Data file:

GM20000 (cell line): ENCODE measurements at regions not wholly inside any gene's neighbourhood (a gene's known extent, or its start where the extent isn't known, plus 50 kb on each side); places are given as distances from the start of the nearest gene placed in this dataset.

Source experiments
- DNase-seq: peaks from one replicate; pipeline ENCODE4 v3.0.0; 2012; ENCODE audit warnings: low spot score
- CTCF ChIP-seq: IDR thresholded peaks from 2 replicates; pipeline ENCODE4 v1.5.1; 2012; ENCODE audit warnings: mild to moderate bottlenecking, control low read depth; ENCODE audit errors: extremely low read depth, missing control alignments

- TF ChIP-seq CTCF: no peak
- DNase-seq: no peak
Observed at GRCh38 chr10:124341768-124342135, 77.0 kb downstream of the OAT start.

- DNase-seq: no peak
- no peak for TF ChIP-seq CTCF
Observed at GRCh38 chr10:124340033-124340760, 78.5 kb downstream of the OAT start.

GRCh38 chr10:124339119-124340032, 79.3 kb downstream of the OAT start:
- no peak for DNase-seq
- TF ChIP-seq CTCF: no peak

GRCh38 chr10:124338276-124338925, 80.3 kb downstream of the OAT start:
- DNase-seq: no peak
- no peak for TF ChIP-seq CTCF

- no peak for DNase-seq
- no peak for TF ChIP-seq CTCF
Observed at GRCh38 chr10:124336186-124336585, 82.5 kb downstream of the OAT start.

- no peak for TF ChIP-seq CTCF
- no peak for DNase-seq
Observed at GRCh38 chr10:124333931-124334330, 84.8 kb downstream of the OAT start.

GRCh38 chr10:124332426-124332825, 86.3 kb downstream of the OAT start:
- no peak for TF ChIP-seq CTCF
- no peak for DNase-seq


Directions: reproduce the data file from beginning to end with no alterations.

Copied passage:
GM20000 (cell line): ENCODE measurements at regions not wholly inside any gene's neighbourhood (a gene's known extent, or its start where the extent isn't known, plus 50 kb on each side); places are given as distances from the start of the nearest gene placed in this dataset.

Source experiments
- DNase-seq: peaks from one replicate; pipeline ENCODE4 v3.0.0; 2012; ENCODE audit warnings: low spot score
- CTCF ChIP-seq: IDR thresholded peaks from 2 replicates; pipeline ENCODE4 v1.5.1; 2012; ENCODE audit warnings: mild to moderate bottlenecking, control low read depth; ENCODE audit errors: extremely low read depth, missing control alignments

- TF ChIP-seq CTCF: no peak
- DNase-seq: no peak
Observed at GRCh38 chr10:124341768-124342135, 77.0 kb downstream of the OAT start.

- DNase-seq: no peak
- no peak for TF ChIP-seq CTCF
Observed at GRCh38 chr10:124340033-124340760, 78.5 kb downstream of the OAT start.

GRCh38 chr10:124339119-124340032, 79.3 kb downstream of the OAT start:
- no peak for DNase-seq
- TF ChIP-seq CTCF: no peak

GRCh38 chr10:124338276-124338925, 80.3 kb downstream of the OAT start:
- DNase-seq: no peak
- no peak for TF ChIP-seq CTCF

- no peak for DNase-seq
- no peak for TF ChIP-seq CTCF
Observed at GRCh38 chr10:124336186-124336585, 82.5 kb downstream of the OAT start.

- no peak for TF ChIP-seq CTCF
- no peak for DNase-seq
Observed at GRCh38 chr10:124333931-124334330, 84.8 kb downstream of the OAT start.

GRCh38 chr10:124332426-124332825, 86.3 kb downstream of the OAT start:
- no peak for TF ChIP-seq CTCF
- no peak for DNase-seq